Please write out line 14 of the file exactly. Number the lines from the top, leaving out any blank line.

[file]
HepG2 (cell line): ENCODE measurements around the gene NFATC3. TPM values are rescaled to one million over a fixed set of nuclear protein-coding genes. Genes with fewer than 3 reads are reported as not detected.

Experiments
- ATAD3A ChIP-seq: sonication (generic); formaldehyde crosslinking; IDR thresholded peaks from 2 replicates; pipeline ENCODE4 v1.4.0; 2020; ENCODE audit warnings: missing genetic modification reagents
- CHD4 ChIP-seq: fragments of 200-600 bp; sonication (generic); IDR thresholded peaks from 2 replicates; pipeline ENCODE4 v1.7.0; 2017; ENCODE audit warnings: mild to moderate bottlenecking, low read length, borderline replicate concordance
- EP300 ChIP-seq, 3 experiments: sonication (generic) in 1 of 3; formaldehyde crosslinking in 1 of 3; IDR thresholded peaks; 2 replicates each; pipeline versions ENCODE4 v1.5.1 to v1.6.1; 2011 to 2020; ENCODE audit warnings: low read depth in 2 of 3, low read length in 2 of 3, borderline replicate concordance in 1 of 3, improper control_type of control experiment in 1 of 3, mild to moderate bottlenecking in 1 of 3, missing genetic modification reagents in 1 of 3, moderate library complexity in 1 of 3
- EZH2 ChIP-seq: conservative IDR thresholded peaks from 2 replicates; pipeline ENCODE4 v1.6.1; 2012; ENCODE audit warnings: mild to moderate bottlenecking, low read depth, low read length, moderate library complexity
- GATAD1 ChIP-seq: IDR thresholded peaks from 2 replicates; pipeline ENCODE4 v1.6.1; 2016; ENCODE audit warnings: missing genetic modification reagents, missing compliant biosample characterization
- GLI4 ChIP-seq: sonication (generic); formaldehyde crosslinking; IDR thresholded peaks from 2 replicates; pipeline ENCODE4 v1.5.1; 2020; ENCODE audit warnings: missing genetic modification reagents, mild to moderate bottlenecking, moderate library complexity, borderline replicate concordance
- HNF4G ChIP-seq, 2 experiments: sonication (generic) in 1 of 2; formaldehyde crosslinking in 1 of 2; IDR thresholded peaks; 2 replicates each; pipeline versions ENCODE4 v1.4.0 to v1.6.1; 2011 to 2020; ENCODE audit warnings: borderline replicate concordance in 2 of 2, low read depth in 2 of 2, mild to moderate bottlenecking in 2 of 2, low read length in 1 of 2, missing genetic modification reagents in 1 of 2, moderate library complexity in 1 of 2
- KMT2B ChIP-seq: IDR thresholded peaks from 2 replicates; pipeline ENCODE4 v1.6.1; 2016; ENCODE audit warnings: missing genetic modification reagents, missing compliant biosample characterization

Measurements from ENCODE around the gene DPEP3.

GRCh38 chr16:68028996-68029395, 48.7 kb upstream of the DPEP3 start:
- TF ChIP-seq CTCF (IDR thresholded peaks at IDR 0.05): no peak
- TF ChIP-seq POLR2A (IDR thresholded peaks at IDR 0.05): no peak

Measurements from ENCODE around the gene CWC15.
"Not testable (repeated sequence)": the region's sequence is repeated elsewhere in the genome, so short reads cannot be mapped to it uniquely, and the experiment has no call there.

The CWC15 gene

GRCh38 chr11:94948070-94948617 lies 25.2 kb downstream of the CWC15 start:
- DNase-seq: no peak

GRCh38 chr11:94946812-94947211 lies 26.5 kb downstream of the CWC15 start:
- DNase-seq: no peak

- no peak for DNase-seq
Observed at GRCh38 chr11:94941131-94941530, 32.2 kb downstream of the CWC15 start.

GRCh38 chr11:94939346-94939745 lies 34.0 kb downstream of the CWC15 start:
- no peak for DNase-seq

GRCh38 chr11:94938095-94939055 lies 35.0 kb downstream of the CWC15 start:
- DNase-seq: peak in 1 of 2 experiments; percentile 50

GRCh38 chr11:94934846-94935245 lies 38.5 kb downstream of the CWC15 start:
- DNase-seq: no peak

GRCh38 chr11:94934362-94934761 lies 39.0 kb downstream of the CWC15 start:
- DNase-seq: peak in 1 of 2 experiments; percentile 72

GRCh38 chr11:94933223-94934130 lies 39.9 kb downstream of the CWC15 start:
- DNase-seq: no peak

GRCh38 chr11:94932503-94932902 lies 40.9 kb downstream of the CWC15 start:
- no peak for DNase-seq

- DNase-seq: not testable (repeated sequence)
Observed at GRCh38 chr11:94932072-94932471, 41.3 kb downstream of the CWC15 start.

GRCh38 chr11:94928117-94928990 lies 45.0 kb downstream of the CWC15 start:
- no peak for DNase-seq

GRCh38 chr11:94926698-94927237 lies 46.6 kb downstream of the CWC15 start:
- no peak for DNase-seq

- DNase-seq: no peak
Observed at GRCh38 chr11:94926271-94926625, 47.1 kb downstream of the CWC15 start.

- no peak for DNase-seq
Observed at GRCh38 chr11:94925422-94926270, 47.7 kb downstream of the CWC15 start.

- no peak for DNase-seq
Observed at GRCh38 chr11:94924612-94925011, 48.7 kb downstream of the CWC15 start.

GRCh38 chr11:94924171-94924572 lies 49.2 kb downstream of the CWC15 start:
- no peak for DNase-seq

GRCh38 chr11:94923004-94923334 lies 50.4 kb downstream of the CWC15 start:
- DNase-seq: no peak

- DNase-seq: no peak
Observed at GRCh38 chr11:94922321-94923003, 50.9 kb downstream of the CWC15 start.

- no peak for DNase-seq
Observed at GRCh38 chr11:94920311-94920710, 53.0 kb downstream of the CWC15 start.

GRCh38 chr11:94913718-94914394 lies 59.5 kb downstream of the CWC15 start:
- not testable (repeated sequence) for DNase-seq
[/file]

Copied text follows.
- TF ChIP-seq POLR2A (IDR thresholded peaks at IDR 0.05): no peak